Every project invariably starts with the client’s idea: what is the bottle to look like, what volume and what type of thread are required? An exact briefing is followed by visualisations and simulations, right through to 3D models amenable to ergonomic and haptic examination. After that, the preform is designed, and samples are created. Blow-moulding tests provide the first “bottle proper” – and as soon as the laboratory has confirmed the stipulated quality, the container is ready for series production.
When a new plastic bottle is launched on the market, two entirely different technologies have contributed towards creating it: firstly, injection-moulding for the preform, including the thread, and secondly, stretch blow-moulding for the bottle proper. To unite these two areas of expertise, an interdisciplinary development team has been set up in the Krones Group, comprising technical experts from both Krones and its toolmaker subsidiary MHT Mold & Hotrunner Technology, with the aim of offering from a single source bottle design and all of the kit and technology needed for implementing it.
The tool for fast-track projects
So as to minimise the requisite project duration, MHT has built two prototype tools for preforms, which serve, for example, to implement a variety of gate geometries. They have been installed in the plants at Neutraubling and Hochheim, and are thus at the disposal of both companies. It is now possible within a mere two or three weeks to create samples for preform bodies and threads with a diameter of up to 40 millimetres. The reason for this is: the tool is based on a modularised system, for which only a few components have to be produced afresh for the preform in question, whereas the others can simply be re-used. So as to simulate authentic series-production conditions, the tools possess a Vulcan hotrunner developed by MHT in a research project carried out jointly with Darmstadt University of Applied Sciences.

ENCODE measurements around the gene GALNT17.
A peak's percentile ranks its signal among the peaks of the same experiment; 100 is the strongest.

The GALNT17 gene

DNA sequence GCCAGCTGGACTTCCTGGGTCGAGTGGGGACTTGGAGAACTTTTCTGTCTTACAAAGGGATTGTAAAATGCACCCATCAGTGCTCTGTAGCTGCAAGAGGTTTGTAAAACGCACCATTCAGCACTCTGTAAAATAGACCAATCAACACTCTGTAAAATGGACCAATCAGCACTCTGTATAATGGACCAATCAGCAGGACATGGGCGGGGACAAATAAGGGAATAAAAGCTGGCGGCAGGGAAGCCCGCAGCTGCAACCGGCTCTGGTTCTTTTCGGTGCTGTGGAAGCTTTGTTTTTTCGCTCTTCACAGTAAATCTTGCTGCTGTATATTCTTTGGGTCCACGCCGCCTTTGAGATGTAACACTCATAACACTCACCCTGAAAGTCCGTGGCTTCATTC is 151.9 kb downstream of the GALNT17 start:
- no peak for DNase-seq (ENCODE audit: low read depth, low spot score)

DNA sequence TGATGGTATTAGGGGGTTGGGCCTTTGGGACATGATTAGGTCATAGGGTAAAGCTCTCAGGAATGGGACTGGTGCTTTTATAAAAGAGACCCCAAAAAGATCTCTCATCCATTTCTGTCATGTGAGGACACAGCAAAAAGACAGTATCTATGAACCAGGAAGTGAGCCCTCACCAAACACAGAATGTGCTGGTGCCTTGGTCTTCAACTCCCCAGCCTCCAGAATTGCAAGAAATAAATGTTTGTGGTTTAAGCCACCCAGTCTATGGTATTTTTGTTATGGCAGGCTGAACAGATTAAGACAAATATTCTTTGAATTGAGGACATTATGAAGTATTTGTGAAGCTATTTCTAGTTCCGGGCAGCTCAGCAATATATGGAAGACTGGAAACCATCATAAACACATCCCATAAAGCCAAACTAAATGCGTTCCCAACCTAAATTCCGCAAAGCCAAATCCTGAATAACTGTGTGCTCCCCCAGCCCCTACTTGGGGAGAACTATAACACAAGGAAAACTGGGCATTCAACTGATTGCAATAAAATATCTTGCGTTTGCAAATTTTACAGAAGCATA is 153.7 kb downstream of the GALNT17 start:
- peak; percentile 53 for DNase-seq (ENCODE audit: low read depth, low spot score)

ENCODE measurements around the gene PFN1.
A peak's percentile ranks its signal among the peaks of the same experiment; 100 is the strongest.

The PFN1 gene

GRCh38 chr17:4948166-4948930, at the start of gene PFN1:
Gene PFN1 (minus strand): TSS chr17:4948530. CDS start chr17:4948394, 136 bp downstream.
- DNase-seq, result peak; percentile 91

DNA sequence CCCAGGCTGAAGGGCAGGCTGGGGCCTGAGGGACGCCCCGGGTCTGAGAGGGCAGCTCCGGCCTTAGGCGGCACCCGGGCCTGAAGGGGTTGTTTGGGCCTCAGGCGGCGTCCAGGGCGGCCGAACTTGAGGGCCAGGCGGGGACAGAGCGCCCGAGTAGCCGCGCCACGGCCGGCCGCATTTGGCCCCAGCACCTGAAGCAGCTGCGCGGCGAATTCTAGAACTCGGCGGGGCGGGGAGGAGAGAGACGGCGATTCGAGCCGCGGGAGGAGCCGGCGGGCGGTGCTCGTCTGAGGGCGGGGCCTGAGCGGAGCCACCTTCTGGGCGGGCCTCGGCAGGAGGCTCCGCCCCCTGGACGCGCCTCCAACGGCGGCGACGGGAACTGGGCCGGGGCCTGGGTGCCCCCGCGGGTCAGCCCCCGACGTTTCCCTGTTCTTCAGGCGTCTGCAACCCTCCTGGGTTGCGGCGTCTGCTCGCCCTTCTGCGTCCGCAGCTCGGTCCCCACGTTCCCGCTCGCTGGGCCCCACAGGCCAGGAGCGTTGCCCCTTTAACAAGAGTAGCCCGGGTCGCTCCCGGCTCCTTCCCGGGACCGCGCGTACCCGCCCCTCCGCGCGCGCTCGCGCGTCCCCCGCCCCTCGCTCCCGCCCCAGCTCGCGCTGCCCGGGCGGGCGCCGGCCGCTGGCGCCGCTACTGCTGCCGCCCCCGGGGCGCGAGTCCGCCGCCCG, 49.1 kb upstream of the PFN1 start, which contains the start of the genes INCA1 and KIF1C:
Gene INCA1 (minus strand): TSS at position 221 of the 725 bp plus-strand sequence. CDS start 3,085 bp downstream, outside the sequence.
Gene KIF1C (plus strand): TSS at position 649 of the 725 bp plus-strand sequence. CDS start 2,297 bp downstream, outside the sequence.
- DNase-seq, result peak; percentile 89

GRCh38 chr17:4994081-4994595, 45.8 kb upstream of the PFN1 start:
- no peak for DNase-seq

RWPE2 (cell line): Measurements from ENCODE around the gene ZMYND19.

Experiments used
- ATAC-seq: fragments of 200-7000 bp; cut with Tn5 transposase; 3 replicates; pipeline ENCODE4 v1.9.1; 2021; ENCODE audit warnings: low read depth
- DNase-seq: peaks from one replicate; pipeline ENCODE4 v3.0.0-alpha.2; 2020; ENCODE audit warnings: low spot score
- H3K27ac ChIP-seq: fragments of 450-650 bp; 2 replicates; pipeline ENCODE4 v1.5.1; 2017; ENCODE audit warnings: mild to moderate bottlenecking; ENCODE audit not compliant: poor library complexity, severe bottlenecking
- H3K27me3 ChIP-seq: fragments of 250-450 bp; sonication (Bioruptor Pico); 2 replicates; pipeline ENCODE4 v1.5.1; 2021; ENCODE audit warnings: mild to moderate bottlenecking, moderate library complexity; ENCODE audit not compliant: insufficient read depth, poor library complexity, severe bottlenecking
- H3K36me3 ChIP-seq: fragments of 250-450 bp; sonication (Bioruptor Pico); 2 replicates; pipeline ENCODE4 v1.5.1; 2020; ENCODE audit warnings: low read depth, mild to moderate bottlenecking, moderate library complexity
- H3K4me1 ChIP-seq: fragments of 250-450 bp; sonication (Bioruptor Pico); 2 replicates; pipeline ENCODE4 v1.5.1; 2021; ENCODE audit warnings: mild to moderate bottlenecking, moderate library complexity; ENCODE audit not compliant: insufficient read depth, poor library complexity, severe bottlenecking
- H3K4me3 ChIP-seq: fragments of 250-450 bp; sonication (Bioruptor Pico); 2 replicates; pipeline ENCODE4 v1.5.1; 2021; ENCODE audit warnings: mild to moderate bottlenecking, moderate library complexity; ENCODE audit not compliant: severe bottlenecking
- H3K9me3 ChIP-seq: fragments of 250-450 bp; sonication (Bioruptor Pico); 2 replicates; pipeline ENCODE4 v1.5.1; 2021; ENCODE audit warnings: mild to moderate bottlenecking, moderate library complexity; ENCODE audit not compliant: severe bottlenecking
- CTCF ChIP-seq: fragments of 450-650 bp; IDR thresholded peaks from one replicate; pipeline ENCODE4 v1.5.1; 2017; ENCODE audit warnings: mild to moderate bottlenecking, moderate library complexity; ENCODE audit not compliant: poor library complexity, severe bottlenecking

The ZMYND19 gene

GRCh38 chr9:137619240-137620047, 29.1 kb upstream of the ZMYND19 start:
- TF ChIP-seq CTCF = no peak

Substantiated results and new approaches
What effect the shared development work of Krones and MHT can have is demonstrated by a prize-winning droplet-shaped lightweight bottle with a fill quantity of 200 millilitres, which Krones presented in 2018 as an alternative to filled disposable beakers. Originally planned with a preform of 4.4 grams, the weight could now be reduced by 13.9 per cent to 3.9 grams. This lighter preform can, moreover, be produced from 100-per-cent-recycled material.
New approaches are opened up, too, by the process for preform base design, called Active Flow Molding (AFM). Related to injection-stamping, it scores highly in that the cores which shape the preform body are movable. Because more space thus remains as the melt flows in, the shear force and the stress on the plastic are reduced. When the preform is almost filled, the cores move to their final position in the still-liquid melt – and the base becomes thinner. Mould tests can be run immediately afterwards – one of the great advantages arising from the partnership between Krones and MHT. The initial stretch blow-moulding trials with AFM preforms have already produced promising results.